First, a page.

Wednesday, November 30, 2005

Dreams in the Abstract: Paintings 1933-2005

Interested in Abstract Art? This show is definitely worth checking out.

artnet Magazine - Sophie’s Choices

artnet Magazine - Sophie’s Choices
Looks like this show could be worth a visit, these paintings are so bad that they are good, if you get my drift.

Eye Level : New Blog on the Block

Eye LevelA new "blog" about American Art from the folks at the Smithsonian American Art Museum. Is this a museum web site masquarading as a blog?

Tuesday, November 15, 2005

Marina Abramoviç: Seven Tough Nights in NYC

What a week… I just got back from the last performance of Marina Abramovic: the finale of her seven night run @ the Guggenheim. I was lucky to have been present for five of the seven nights. In my estimation, the last two performances were the most riveting. Too much to digest fully so I’ll write more after the dust has settled.

From November 9 through November 15, the Solomon R. Guggenheim Museum presents Marina Abramoviç: Seven Easy Pieces,seven consecutive nights of performances in the Frank Lloyd Wright rotunda from 5 PM to 12 AM.
Since the early 1970s, Marina Abramoviç has pioneered the use of performance as a visual art form. The body has always served as her subject and medium, and the parameters of her early works were determined by her endurance. Exploring the physical and mental limits of her being, she has withstood pain, exhaustion, and danger in the quest for transformation. With Seven Easy Pieces Abramoviç reenacts seminal performance works by her peers dating from the 1960s and ’70s.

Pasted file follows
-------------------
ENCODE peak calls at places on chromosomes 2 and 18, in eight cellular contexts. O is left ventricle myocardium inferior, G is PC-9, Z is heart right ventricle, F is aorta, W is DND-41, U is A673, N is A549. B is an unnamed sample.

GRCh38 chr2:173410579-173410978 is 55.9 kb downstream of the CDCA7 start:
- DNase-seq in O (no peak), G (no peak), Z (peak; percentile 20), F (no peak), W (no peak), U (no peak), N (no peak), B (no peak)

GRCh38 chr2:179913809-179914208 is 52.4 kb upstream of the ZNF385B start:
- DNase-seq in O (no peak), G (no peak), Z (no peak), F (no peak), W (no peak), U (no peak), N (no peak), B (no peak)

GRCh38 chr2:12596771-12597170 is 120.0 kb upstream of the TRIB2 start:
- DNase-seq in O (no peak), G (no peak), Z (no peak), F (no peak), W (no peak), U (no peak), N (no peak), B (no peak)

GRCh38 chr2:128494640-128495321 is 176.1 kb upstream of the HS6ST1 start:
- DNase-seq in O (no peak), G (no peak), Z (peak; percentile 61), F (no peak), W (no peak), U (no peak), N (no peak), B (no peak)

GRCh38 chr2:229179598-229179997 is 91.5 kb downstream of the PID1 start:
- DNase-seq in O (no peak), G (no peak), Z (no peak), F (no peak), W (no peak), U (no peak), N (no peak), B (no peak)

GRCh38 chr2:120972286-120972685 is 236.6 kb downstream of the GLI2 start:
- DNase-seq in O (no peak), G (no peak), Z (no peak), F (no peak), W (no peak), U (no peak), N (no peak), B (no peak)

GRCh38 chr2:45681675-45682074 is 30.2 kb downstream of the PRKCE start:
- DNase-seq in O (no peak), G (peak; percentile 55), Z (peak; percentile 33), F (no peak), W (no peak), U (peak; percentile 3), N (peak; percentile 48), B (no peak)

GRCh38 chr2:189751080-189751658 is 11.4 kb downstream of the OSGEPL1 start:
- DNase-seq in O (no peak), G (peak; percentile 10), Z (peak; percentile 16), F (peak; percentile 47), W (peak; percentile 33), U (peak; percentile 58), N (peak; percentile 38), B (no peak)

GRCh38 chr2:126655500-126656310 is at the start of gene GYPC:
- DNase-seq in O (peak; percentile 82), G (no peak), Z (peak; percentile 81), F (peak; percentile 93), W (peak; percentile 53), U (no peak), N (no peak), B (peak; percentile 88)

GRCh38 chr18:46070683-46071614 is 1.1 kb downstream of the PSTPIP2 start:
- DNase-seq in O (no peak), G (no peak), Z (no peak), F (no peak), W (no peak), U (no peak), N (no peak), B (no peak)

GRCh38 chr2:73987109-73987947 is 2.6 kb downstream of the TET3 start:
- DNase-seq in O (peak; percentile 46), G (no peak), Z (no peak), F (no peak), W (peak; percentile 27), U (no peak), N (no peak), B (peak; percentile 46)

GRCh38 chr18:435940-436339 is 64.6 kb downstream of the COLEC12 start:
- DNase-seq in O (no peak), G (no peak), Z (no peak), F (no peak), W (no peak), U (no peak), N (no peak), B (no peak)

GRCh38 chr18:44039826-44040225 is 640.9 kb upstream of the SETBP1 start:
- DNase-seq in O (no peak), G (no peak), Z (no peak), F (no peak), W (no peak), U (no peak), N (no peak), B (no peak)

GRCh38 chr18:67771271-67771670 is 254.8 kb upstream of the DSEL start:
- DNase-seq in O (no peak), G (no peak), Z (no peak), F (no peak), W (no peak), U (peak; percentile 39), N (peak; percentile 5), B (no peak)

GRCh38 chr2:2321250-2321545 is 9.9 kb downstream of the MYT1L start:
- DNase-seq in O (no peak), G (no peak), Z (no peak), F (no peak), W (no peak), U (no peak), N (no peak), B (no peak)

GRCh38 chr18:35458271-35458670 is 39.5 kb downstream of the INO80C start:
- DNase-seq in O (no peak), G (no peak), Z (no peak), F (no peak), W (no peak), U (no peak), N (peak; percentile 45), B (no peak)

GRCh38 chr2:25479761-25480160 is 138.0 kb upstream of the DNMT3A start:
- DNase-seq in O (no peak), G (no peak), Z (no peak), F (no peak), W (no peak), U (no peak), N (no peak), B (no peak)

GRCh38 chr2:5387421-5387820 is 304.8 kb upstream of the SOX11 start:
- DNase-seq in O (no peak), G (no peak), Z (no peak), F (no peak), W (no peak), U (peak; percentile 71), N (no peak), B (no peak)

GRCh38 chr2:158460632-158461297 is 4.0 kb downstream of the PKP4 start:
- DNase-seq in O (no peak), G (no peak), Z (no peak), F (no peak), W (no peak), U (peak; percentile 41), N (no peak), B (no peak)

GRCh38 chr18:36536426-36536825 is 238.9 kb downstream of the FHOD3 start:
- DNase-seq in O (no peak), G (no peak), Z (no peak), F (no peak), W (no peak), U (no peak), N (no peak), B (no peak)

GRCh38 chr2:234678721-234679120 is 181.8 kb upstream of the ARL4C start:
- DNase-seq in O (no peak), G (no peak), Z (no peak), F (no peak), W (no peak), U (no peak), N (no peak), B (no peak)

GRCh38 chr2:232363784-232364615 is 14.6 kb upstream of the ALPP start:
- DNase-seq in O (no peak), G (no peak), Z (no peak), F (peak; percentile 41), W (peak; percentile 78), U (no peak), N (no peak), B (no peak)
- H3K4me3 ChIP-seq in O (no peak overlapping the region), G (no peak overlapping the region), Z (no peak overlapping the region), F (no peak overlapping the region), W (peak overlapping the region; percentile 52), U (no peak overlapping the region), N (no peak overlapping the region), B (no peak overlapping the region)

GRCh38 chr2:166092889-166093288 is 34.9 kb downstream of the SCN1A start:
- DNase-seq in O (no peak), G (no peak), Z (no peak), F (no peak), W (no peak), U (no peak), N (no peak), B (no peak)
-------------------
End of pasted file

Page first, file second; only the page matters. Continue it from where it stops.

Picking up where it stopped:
Friday, November 11, 2005

Marina Abamovic Performance@Guggenheim Museum

The opening night of the 7-day "performance marathon" by acclaimed artist Marina Abamovic on Nov.9th was a powerful and intense experience for anyone lucky enough to be in attendance in the famed Frank Lloyd Wright rotunda. An historic moment in contemporary art began with Ms. Abramovic re-enacting a piece by Bruce Nauman.
To be in the audience in that space felt like witnessing a comet that comes once in a lifetime. time stood still as the power and intense concentration of the artist on stage drew you into the her very breathing so riveting was her focus and energy. There was a hushed aura like being in the eye of a storm: the air was crackling with energy and you could feel the electricity in the room. A heightened awareness was transmitted by the artist to viewer in a way similar to that of a highly skilled musician playing a very difficult piece. The space could not have been more fortuitous to this performance as it allowed the audience to perambulate the circular stage and to also ascend the ramp and orbit the stage and view the performance-in-the-round. The proportionate relationships between Ms. A on the stage and the physical space around her demonstrated another facet of the harmony of spatial relationships that is any signature of Frank Lloyd Wright building, but especially so at the Guggenheim.